For questions regarding use of eSeaGrant, please contact Nick Sadrpour at (858) 246-5269; email: sgproposal@ucsd.edu.

MATCHING FUNDS 

A unique aspect of the Sea Grant Program is the matching funds requirement. According to the 1976 founding legislation, a project leader is required to match each $2 received in NOAA/Sea Grant funds with $1 from nonfederal sources. 

Examples of allowable items for matching Sea Grant federal funds include existing salaries and benefits of investigators and others paid from non-federal sources, costs of using expendable supplies and equipment already in inventory, costs of boat time supplied by non-federal sources, industry participation, and donated supplies, service, space, or equipment. You may also contact the Sea Grant Assistant Director, Rose Madson (rmadson@ucsd.edu), with questions about various sources and types of match. However, your institution remains the final approver for all match included in the proposal.

California State University Council on Ocean Affairs, Science & Technology (CSU COAST): 

CSU faculty members that meet the new faculty requirements of this RFP are encouraged to contact CSU COAST to discuss possible matching funds. More information can be found on the CSU COAST website.

SUPPORTING COASTAL DATA AND MANAGEMENT

Proposers whose projects could benefit from access to coastal oceanographic data should be aware that a wide variety of data on the physical, biological, and chemical properties of California coastal waters are collected by and made available by the two integrated ocean observing systems that cover the entire California coast: the Southern California Coastal Ocean Observing System (SCCOOS) and the Central and Northern California Ocean Observing System (CeNCOOS). These two programs also are potential recipients and managers of environmental data collected by researchers, so may aid researchers in fulfilling data accessibility requirements (see section labeled NOAA Data Sharing Requirement, below). Proposers are encouraged to contact staff at SCCOOS or CeNCOOS, as appropriate, to discuss availability and access to data, and data management, that might bear on the proposed research program.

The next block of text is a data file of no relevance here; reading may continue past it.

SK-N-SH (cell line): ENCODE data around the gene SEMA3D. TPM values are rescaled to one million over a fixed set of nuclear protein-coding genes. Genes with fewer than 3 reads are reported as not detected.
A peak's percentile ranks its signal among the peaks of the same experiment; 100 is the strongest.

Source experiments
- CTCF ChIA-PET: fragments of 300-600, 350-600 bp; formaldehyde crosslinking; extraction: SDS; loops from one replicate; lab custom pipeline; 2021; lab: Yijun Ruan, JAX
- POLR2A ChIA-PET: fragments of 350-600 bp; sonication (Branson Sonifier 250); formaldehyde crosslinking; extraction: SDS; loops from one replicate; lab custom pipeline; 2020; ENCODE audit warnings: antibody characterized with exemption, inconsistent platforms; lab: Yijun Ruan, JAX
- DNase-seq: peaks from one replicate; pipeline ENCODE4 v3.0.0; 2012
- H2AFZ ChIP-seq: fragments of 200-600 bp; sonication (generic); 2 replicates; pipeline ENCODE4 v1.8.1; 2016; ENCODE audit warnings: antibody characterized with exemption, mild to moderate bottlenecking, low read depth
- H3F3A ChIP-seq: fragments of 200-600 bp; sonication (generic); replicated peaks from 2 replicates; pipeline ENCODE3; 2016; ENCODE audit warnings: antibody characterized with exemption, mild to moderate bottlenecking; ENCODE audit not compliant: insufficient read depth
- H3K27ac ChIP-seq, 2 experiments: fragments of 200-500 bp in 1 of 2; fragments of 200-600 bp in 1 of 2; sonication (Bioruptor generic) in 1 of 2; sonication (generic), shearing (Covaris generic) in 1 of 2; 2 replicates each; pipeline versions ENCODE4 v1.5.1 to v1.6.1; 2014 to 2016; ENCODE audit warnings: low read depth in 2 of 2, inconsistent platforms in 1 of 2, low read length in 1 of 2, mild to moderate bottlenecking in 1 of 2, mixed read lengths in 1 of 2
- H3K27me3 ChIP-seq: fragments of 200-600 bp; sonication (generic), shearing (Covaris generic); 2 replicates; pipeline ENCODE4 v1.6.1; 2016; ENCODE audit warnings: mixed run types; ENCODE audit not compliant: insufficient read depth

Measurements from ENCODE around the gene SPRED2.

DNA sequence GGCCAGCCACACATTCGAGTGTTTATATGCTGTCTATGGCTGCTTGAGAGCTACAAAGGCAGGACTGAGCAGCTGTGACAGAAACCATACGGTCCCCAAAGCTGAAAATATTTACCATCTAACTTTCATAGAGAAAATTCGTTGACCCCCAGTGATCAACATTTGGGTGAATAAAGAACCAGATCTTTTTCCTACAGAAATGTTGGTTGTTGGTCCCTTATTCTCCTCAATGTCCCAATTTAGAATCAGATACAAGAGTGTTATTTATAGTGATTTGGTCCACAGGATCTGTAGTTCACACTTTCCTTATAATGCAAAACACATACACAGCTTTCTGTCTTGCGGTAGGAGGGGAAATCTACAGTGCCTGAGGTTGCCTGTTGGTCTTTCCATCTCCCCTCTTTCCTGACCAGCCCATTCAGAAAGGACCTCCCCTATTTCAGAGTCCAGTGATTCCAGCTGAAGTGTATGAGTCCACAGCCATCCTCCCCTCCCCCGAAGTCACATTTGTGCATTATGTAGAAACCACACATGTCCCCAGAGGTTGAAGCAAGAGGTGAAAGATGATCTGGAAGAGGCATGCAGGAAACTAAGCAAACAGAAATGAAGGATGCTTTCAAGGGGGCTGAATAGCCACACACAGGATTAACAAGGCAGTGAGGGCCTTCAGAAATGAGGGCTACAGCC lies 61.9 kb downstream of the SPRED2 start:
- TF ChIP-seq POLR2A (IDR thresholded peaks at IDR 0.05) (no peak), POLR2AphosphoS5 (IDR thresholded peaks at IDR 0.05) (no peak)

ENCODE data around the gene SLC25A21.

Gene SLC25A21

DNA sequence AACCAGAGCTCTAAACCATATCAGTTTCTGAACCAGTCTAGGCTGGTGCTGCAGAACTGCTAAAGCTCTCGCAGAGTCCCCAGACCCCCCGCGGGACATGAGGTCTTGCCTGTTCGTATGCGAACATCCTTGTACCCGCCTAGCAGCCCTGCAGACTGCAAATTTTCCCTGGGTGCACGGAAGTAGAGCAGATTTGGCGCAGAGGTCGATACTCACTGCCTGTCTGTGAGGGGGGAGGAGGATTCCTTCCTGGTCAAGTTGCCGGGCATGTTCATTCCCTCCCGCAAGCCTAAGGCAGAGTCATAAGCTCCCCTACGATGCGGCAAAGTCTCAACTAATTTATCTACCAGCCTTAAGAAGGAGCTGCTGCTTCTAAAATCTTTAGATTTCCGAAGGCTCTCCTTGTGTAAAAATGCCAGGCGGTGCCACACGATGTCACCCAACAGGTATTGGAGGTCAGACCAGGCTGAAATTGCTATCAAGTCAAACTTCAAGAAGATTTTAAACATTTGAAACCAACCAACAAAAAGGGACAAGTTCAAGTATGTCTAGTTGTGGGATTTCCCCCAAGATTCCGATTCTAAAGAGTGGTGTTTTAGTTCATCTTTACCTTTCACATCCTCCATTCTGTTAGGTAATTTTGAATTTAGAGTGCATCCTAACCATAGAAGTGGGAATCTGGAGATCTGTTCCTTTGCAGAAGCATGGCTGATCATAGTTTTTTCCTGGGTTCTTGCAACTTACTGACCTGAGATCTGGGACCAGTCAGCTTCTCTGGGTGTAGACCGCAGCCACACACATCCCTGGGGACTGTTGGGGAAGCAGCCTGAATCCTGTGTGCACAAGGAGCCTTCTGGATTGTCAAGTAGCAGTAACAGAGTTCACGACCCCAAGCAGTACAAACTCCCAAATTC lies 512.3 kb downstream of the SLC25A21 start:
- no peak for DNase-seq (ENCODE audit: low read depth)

NOAA DATA SHARING REQUIREMENT (Effective for all NOAA funded research projects)

Data and information collected and/or created under NOAA grants and cooperative agreements must be made visible, accessible, and independently understandable to general users, free of charge or at minimal cost, in a timely manner (typically no later than two years after the data are collected or created), except where limited by law, regulation, policy or by security requirements. The requirement has two basic parts: (1) environmental data generated by a grant project must be made available after a reasonable period of exclusive use, and (2) the grant application must describe the plan to make the data available (Principal Investigators are expected to execute the plan).

If your project produces environmental data, it must conform to NOAA’s Data Sharing Directive for Grants, Cooperative Agreements, and Contracts. For detailed guidance, you can view the current version of the policy, including a definition of environmental data (which can include socioeconomic and model data), download any updates and access additional implementation resources on the NOAA data sharing directive (Appendix B outlines requirements): . If funding is required for data curation and archiving, please make sure that funds are budgeted in the project proposal for data management. All data generated through Sea Grant-funded projects are required to be completely QA/QC’ed (Quality Assurance and Quality Control) and made publicly accessible by two years after the end date of the project.